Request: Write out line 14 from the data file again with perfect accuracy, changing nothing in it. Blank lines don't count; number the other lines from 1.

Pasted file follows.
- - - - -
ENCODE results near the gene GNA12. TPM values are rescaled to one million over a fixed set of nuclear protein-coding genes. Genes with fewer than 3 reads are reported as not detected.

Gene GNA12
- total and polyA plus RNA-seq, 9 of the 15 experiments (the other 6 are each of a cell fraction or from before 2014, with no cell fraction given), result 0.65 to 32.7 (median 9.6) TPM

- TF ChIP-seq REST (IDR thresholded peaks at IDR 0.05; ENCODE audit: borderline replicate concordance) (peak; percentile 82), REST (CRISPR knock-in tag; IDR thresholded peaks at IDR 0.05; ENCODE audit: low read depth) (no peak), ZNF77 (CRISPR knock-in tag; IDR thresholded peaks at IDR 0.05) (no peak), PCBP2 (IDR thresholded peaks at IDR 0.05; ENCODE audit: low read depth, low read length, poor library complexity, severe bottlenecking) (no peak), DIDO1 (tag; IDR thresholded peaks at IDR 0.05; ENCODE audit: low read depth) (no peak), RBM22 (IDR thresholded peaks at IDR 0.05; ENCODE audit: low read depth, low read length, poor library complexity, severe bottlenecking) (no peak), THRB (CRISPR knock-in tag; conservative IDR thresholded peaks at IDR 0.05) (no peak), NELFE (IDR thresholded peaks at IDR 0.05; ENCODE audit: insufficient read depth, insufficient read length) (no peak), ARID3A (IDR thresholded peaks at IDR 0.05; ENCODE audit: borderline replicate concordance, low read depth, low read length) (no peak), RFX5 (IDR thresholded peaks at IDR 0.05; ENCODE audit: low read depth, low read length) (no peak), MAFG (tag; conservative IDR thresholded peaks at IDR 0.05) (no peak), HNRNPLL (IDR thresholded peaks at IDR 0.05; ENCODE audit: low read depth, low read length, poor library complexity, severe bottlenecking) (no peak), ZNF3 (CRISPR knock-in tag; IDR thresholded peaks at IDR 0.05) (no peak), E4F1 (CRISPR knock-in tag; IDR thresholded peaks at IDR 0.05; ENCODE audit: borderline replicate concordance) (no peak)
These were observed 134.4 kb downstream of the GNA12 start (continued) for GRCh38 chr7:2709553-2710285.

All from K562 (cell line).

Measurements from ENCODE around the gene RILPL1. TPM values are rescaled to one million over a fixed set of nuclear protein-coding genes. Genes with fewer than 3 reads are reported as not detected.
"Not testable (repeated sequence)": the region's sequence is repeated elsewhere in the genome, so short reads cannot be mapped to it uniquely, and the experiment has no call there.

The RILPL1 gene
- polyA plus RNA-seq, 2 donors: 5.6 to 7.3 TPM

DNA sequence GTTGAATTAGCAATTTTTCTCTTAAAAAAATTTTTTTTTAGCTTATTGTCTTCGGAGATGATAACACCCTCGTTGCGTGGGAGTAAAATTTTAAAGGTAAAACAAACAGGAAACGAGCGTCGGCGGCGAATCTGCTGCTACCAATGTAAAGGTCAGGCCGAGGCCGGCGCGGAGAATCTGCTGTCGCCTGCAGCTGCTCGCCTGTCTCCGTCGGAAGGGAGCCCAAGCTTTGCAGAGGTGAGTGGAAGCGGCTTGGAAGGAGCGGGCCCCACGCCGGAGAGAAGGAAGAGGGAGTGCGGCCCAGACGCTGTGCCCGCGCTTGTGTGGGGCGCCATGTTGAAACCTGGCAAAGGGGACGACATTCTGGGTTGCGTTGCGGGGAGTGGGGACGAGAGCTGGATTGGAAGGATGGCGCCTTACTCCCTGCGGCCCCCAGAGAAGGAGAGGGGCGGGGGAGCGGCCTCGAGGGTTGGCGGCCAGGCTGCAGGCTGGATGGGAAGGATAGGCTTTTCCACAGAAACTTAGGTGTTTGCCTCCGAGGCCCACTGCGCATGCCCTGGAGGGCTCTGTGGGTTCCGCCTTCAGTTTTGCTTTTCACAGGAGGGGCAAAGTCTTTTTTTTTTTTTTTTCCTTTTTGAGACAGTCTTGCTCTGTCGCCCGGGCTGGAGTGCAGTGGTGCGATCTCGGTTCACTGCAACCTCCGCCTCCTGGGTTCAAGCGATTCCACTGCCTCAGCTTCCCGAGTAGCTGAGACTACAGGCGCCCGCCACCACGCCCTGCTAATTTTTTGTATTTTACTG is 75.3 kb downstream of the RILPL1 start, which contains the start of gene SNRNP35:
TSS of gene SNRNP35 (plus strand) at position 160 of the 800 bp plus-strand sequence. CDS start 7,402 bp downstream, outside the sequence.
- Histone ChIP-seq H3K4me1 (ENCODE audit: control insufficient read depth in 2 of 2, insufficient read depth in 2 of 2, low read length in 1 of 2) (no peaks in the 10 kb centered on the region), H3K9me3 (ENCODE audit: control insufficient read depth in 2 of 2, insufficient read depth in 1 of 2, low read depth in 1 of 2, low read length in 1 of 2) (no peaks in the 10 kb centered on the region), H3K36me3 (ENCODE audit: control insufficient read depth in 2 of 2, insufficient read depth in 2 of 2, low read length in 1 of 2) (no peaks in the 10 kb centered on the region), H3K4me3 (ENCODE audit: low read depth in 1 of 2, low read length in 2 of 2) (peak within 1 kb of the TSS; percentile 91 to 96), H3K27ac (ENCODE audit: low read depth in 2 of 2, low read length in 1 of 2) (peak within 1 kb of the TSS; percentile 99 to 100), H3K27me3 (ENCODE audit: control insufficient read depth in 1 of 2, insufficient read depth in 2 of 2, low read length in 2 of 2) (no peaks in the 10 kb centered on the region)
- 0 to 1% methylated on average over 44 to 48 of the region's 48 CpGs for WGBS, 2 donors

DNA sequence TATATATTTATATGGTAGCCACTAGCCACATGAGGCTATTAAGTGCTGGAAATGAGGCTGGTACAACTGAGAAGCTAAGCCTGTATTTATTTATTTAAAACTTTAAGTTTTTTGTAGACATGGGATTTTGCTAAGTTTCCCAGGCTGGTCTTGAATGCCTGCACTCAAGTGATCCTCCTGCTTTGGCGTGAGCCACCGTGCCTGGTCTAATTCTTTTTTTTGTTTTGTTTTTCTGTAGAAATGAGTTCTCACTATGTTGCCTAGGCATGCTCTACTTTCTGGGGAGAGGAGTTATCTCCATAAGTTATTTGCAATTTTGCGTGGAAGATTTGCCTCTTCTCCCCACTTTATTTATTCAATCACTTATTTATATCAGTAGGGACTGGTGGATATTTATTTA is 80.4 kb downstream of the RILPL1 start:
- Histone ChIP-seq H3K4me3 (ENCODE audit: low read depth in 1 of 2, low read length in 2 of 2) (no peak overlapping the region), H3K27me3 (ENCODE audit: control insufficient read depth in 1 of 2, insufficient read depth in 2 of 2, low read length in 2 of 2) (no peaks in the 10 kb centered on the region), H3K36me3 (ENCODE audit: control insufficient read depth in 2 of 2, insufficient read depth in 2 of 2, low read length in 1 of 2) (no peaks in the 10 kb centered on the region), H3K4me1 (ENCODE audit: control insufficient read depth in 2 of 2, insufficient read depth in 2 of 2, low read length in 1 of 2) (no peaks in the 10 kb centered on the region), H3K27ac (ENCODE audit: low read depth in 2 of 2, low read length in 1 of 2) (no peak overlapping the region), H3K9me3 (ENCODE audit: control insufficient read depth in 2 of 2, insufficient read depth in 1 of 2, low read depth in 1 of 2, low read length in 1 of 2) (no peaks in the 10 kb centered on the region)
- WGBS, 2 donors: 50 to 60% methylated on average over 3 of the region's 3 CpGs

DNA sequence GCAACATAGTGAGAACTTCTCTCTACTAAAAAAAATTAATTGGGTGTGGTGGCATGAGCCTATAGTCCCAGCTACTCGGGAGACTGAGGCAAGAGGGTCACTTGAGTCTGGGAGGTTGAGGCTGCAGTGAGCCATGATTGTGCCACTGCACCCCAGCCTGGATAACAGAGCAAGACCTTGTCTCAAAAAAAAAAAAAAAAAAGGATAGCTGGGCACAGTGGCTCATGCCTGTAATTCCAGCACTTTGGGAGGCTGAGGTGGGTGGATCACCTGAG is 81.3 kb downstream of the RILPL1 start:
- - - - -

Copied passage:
- 0 to 1% methylated on average over 44 to 48 of the region's 48 CpGs for WGBS, 2 donors